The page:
The Harvard Law School Library has announced the opening of a new exhibition titled “The Legal Portrait Project Online.” The exhibition is the culmination of an 18-month project to catalog, digitize, and make available the Law School’s 4,000-item portrait collection of lawyers, jurists, and legal thinkers dating from the Middle Ages to the late 20th century.
“This project is important both in terms of access to and preservation of this
The exhibition, which is on display in the Caspersen Room of the library, is open to the public from 9 a.m. to 5 p.m. until March 31. The collection can also be found online at http://www.law.harvard.edu/library/special/collections/portraits/index.htm
unique resource. Having digital images and corresponding cataloging data publicly available over the Web will allow far broader access to these materials than was possible previously,” said Steven R. Smith, curator of art and visual materials. “In addition, such accessibility will dramatically reduce handling of the original pieces, thus greatly improving their state of preservation for the future.”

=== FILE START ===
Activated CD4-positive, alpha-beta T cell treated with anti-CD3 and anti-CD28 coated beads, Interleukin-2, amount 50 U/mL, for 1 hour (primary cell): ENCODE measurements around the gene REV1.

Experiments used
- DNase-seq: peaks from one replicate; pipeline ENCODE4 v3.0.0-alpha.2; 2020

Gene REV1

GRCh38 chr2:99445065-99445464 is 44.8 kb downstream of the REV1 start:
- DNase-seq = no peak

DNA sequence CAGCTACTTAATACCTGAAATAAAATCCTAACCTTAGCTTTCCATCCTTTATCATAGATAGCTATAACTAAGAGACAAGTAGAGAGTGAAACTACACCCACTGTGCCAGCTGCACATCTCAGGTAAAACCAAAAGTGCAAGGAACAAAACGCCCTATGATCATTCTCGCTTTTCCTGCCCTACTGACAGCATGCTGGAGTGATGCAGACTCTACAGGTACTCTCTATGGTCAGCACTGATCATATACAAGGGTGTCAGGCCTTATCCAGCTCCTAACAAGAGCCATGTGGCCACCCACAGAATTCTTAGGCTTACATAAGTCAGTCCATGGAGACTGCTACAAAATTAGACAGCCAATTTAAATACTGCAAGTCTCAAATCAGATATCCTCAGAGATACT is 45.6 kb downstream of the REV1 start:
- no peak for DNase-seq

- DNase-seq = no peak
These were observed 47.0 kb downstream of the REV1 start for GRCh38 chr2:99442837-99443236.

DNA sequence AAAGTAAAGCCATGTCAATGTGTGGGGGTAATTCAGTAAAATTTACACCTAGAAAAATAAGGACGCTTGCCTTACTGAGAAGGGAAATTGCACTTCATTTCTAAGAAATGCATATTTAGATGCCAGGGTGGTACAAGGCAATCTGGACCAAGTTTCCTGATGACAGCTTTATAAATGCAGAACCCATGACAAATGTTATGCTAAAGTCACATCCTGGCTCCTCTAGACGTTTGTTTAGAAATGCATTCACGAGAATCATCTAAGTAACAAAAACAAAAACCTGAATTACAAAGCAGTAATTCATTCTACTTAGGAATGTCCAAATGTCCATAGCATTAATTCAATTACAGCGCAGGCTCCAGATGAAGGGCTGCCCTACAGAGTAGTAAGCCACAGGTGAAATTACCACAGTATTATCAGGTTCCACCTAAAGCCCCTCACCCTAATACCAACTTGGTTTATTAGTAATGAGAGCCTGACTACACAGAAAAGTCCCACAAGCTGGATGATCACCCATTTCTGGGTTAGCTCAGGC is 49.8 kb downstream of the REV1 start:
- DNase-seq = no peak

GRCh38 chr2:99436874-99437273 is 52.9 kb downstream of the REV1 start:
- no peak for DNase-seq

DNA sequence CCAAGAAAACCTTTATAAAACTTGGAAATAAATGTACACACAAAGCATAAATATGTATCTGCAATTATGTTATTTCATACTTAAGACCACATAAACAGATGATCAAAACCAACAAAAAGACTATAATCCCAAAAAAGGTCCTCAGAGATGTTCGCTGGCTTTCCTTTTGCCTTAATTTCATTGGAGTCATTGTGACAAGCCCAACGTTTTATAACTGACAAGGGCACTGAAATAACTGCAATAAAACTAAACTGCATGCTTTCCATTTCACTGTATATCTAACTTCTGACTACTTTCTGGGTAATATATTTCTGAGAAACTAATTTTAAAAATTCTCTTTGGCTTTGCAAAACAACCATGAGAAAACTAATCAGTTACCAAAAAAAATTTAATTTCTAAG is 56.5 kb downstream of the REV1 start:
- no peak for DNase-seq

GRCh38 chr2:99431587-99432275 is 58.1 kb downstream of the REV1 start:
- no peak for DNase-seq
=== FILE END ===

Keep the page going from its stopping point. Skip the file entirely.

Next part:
Although most of the prints, drawings, and photographs depict legal figures prominent in the common law, a significant number document jurists and legal educators associated with the canon and civil law traditions. The collection is particularly strong in images of 18th and 19th century British and American lawyers, ranging from such well-known historical figures as William Blackstone, Jeremy Bentham, John Marshall, and Joseph Story to many lesser-known jurists and legal educators.
In the first quarter of the 20th century, Harvard Law School Dean Roscoe Pound and librarian Eldon R. James began the collection as an adjunct to the School’s basic collection of paintings and sculpture. It has continued to grow significantly throughout the years, and today constitutes a major resource for images of lawyers and jurists that have shaped the Western legal heritage.
The project was funded in part by the Harvard University Library Digital Initiative, which began in 1998 as a five-year program to develop the University’s capacity to manage digital information.